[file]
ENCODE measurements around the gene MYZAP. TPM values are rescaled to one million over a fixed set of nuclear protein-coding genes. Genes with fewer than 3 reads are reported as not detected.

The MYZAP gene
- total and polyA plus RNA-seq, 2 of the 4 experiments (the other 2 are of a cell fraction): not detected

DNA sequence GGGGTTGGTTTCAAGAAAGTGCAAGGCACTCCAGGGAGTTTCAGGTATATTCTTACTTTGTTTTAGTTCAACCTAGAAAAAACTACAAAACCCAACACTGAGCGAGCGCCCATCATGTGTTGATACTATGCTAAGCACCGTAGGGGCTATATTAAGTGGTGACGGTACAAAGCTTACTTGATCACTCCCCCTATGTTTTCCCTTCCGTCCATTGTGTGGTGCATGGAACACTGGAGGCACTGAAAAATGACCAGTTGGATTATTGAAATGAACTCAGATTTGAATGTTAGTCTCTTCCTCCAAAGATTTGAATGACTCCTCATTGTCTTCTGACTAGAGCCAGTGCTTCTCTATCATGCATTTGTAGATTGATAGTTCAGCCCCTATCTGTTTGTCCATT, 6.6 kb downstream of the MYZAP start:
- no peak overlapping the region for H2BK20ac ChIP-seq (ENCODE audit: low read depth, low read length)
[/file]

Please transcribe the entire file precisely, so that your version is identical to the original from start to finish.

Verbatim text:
ENCODE measurements around the gene MYZAP. TPM values are rescaled to one million over a fixed set of nuclear protein-coding genes. Genes with fewer than 3 reads are reported as not detected.

The MYZAP gene
- total and polyA plus RNA-seq, 2 of the 4 experiments (the other 2 are of a cell fraction): not detected

DNA sequence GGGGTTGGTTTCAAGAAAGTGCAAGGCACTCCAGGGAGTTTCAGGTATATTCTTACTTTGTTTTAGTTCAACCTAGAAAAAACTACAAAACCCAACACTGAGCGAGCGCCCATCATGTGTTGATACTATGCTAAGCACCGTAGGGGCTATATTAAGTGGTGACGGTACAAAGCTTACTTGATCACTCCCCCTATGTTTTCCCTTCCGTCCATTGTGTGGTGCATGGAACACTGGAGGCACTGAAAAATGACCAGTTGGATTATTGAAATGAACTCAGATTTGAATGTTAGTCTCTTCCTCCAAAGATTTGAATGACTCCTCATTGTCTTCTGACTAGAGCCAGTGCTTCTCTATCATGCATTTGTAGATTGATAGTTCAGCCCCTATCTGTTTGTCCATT, 6.6 kb downstream of the MYZAP start:
- no peak overlapping the region for H2BK20ac ChIP-seq (ENCODE audit: low read depth, low read length)